But because Russia has always been the dominator and not the dominated, Russia has confused the issue of state power and individual freedom -- and so far has always chosen the former. The Russian people who aspire to true freedom and democracy are going to have to wait, and new leaders -- new inspiring voices -- are going to have to emerge in order to capture the imagination of the people, and seize on something in Russia's history to look to -- perhaps its great literature -- Dostoyevsky, Tolstoy, Pushkin, Lermontov, Gogol and others. It was they who pointed the way to true human dignity and the potential greatness inherent in the Russian people, and not the cheap thugs who have swaggered onto the world stage and bullied their way to "greatness".
Consider the following statement that comes close to the beginning of the speech: "The ideals of freedom, human rights, justice and democracy," said Putin, "have for many centuries been our society's determining values."
. . . Putin, one presumes, does at least have a cursory knowledge of the history of his own country. For several centuries prior to the Russian Revolution in 1917, that country was ruled by the most illiberal autocracy in Europe. For seven decades after that revolution, it formed the core of the most repressive system of government of the modern era. So completely did Soviet rulers try to extinguish the spirit of freedom and democracy that analysts had to invent the term "totalitarian" to get to grips with a system for which shorthand descriptions such as "authoritarian" or "despotic" were simply inadequate.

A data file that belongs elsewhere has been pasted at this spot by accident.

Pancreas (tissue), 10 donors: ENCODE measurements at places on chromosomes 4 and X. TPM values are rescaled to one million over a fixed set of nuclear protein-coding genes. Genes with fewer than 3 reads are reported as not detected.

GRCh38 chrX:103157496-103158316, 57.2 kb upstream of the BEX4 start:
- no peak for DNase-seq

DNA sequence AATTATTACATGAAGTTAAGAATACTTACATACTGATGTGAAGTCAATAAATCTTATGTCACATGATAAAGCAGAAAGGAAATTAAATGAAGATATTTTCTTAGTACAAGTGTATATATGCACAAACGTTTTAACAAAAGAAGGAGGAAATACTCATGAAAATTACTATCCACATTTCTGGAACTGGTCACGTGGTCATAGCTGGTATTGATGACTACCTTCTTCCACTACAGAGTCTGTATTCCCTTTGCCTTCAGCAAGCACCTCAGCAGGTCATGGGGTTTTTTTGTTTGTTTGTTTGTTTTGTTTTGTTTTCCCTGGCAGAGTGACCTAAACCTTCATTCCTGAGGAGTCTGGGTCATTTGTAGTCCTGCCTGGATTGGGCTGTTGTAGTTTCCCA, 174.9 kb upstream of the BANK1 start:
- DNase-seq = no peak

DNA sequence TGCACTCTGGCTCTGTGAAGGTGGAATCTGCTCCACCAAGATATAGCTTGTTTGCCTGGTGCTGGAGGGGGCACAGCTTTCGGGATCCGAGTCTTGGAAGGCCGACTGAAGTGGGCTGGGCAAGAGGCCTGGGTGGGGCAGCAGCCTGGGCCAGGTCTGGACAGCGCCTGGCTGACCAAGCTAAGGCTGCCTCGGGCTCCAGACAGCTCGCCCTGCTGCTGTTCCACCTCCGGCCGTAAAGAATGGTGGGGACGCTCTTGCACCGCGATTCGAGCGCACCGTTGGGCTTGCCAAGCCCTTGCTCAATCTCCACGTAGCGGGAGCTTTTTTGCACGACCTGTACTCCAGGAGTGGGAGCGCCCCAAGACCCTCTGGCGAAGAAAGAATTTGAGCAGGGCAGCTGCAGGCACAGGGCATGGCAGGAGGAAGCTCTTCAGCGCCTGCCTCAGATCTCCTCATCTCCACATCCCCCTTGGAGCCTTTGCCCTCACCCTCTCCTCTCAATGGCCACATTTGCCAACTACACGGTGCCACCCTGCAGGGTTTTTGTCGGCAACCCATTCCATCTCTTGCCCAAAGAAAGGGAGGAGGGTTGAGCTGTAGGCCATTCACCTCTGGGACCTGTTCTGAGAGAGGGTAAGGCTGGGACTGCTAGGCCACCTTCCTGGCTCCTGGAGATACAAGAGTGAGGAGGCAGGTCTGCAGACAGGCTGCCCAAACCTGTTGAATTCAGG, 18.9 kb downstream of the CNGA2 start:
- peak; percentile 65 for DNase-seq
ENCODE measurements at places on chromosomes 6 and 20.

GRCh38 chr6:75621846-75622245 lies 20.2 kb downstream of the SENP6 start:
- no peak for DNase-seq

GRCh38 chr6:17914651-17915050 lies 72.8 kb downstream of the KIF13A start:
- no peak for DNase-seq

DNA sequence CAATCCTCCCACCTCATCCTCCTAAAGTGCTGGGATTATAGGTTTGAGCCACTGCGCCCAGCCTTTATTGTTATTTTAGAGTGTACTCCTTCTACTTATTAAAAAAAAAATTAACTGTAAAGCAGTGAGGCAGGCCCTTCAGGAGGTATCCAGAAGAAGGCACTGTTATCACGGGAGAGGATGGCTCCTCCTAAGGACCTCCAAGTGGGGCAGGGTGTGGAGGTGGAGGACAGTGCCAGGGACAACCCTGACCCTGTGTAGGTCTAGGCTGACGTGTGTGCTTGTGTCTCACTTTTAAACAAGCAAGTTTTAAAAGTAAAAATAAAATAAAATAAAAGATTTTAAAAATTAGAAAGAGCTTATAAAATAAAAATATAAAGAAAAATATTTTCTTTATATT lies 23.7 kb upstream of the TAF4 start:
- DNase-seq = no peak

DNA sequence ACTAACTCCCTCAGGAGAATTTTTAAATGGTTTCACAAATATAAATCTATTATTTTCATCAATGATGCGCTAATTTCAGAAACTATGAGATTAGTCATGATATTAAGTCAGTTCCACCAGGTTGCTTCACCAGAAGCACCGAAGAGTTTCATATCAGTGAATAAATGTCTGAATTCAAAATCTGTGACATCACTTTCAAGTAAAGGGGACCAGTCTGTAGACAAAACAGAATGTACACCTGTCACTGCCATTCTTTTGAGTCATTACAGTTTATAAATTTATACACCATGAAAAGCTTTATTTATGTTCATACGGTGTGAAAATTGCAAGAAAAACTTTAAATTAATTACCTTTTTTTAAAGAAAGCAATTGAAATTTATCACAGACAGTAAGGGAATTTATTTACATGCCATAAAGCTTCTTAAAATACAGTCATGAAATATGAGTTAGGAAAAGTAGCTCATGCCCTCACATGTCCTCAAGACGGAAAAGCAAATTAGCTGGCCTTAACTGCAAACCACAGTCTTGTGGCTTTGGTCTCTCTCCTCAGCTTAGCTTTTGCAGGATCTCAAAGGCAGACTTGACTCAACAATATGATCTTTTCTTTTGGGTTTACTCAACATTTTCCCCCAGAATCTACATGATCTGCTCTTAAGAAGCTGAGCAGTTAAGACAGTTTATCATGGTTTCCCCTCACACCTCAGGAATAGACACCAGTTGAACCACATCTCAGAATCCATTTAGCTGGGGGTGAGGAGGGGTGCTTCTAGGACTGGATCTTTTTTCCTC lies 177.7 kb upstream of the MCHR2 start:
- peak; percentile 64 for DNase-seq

We thus have our first clear pointer to what Putin really means when he refers to concepts such as "freedom" and "democracy." In his eyes, they are perfectly compatible with fiercely repressive government. Indeed, they are more than just compatible: they actually define the determining values of Tsarist autocracy and Soviet totalitarianism.
A little later in the speech, he attempts to create equivalence between the Russian and the Western path to freedom.
"For three centuries, we -- together with the other European nations -- passed hand-in-hand through reforms of education, the difficulties of emerging parliamentarism, municipal and judiciary branches, and the establishment of similar legal systems."
It was a "step by step" process, he said. Sometimes Russia was behind. Sometimes she was ahead. At his summit with President Bush in Bratislava in February, Putin joked to the media he was not "the minister of Propaganda". He has clearly missed his vocation.
. . .Concluding his speech, he referred proudly to the Soviet contribution to the defeat of Hitler. Russian soldiers he said: "Saved the world from an ideology of hatred and tyranny"; a fair description of the Third Reich but one equally fitting for the regime which helped defeat it.
So, any reference to the tens of millions who died at the hands of Lenin, Stalin and their cohorts? Not on your life, or theirs. They don't count. And neither, frankly, does anything that Putin says about freedom and democracy.
Robin Shepherd is an adjunct fellow of the Center for Strategic and International Studies.